Out of habit, she grabbed her phone to call her sort-of boyfriend, David Morris, to see if he could meet her for lunch. Just before she pressed the speed dial button, she remembered that he was out of town. The handsome private investigator was at a conference in Maryland until next Monday, so until then, she was on her own.
When the familiar blue crescent of the town’s namesake lake appeared through the trees, she knew she was close. Easing off on the gas as she entered the town limits, she unrolled the passenger window for Maverick, who happily stuck his head out, long pink tongue lolling in the wind. She had adopted the German shepherd only a few months ago, when his previous owner had been arrested for murder. The dog had fit into her life seamlessly, and she would forever be thankful that a fireman had saved him from the fire that had destroyed her house the month before.
Living in the apartment wasn’t terrible; her neighbors were friendly and one of them had even become a regular at the deli after discovering that Moira owned it. However, the tiny living space was a far cry from the gorgeous house that she had lived in for over twenty years. Sometimes she still woke up in her small, dark bedroom wondering where she was, the fire and subsequent move nothing but a nightmare for a few wonderful moments. Then she remembered everything that had been lost in the house fire, and her tears welled up again.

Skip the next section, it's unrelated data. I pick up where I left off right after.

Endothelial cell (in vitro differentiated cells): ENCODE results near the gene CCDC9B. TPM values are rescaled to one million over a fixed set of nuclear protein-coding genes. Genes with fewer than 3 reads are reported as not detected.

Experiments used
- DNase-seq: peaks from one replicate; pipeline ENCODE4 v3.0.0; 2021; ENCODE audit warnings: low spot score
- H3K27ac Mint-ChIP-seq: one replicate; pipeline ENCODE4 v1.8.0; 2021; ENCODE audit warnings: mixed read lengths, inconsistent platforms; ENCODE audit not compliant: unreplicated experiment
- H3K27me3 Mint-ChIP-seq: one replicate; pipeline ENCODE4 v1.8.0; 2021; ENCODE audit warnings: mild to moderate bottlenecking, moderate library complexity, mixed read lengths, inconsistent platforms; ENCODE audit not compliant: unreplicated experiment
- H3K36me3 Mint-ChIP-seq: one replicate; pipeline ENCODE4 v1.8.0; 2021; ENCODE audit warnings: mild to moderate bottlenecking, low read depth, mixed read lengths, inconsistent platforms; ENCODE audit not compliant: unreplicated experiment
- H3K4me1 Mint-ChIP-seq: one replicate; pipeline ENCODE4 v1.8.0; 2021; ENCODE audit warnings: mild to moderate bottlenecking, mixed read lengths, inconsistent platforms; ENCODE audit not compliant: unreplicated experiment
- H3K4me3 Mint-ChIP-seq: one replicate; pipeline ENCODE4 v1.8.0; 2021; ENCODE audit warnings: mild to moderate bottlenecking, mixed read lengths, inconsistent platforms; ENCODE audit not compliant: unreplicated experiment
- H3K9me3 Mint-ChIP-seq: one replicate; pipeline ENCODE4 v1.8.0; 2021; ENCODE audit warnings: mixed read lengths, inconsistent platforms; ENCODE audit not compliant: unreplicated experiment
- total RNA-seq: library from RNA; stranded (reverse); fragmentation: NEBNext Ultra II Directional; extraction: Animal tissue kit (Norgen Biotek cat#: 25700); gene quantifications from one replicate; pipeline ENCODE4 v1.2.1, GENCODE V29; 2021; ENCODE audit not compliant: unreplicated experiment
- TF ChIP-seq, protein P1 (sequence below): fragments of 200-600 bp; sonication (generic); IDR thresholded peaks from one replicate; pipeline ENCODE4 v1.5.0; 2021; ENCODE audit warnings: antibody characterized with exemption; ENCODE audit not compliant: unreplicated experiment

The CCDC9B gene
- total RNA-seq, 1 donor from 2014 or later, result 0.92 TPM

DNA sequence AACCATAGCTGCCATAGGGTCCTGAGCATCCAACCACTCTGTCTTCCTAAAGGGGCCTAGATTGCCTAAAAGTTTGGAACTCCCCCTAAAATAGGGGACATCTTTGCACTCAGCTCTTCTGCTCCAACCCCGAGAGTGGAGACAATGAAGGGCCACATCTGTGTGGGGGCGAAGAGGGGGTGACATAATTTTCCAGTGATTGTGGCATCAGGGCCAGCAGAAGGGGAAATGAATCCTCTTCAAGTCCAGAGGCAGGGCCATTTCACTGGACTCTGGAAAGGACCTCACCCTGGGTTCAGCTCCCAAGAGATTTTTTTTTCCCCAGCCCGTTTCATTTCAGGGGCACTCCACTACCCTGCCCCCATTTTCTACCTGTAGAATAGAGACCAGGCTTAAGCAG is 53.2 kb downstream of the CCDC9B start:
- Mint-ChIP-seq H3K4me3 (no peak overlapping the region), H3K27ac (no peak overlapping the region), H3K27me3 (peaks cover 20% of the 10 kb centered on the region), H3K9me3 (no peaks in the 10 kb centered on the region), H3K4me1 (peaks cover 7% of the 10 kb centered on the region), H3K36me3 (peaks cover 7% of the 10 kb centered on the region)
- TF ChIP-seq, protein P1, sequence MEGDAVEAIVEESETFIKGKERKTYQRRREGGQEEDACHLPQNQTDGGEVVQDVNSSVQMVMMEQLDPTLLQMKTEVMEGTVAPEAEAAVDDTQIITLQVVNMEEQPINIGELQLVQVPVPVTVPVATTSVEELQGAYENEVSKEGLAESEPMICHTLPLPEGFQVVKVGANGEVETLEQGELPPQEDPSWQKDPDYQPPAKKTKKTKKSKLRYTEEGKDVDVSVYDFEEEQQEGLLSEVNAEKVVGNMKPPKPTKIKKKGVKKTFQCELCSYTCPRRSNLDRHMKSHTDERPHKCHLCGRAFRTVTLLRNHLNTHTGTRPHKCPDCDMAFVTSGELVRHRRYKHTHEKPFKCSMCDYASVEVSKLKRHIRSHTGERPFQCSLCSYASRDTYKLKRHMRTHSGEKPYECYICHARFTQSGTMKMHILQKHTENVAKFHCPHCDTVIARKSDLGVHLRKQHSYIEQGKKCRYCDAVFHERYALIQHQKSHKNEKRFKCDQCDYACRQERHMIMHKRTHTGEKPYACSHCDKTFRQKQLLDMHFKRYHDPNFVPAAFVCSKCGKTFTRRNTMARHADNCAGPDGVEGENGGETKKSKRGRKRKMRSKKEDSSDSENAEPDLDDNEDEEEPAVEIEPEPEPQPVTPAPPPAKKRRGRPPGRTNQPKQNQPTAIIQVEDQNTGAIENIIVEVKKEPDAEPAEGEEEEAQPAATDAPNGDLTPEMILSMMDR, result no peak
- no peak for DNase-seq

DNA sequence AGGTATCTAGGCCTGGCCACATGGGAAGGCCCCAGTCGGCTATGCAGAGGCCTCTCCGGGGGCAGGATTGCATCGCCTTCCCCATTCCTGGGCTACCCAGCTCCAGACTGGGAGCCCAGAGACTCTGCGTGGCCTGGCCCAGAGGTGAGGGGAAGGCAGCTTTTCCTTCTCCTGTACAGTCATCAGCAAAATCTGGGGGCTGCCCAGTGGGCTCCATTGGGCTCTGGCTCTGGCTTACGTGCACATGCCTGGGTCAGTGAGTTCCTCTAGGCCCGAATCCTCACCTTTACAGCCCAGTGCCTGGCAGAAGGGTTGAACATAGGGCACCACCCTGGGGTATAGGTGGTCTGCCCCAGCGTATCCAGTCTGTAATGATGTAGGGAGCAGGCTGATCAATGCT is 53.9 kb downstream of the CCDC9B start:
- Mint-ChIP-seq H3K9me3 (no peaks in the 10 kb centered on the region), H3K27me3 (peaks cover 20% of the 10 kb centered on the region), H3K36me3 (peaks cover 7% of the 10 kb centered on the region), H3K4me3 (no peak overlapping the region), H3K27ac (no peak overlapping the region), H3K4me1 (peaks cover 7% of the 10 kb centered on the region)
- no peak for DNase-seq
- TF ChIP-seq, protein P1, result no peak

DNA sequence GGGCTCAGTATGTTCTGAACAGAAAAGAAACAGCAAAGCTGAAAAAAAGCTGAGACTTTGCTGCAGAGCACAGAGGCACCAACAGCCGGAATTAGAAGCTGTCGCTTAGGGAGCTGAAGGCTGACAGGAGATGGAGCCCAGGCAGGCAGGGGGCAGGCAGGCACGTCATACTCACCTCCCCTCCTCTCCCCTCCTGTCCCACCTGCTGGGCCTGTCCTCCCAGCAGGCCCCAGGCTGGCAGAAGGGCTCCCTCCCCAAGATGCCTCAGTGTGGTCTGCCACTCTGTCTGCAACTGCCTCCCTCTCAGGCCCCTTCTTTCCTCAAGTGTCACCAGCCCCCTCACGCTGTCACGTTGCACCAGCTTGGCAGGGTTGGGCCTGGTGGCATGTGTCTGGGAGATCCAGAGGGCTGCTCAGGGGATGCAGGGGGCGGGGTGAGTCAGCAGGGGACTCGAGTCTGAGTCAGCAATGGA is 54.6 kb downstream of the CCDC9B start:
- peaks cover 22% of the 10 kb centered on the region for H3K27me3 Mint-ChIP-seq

It was hard to be unhappy right now, however. The day was beautiful, and as she pulled into the small parking lot behind Candice’s store, she found herself looking forward to spending the next few hours with her daughter. The twenty-year-old had lived with Moira until recently, and she often found herself missing her daughter’s constant company.
She let herself in the old toy store’s back door, which was propped open, and made her way through to the open front room, Maverick racing eagerly ahead of her. The room was empty; even the shelves were gone, the walls bare as Candice prepared the store to be repainted. The huge picture window at the front of the store was stripped of the signs and posters that had accumulated on it during the toy store’s long life, and now let in a generous amount of sunlight. Located right at the center of the small town, on Main Street, the store was sure to get a lot of business—or so Moira and Candice hoped.